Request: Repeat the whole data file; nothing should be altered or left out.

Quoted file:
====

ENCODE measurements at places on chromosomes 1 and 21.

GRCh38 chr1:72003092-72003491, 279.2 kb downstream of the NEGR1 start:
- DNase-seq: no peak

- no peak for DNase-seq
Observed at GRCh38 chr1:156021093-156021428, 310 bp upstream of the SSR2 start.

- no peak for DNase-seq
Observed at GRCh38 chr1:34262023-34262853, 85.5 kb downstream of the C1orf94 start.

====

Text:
ENCODE measurements at places on chromosomes 1 and 21.

GRCh38 chr1:72003092-72003491, 279.2 kb downstream of the NEGR1 start:
- DNase-seq: no peak

- no peak for DNase-seq
Observed at GRCh38 chr1:156021093-156021428, 310 bp upstream of the SSR2 start.

- no peak for DNase-seq
Observed at GRCh38 chr1:34262023-34262853, 85.5 kb downstream of the C1orf94 start.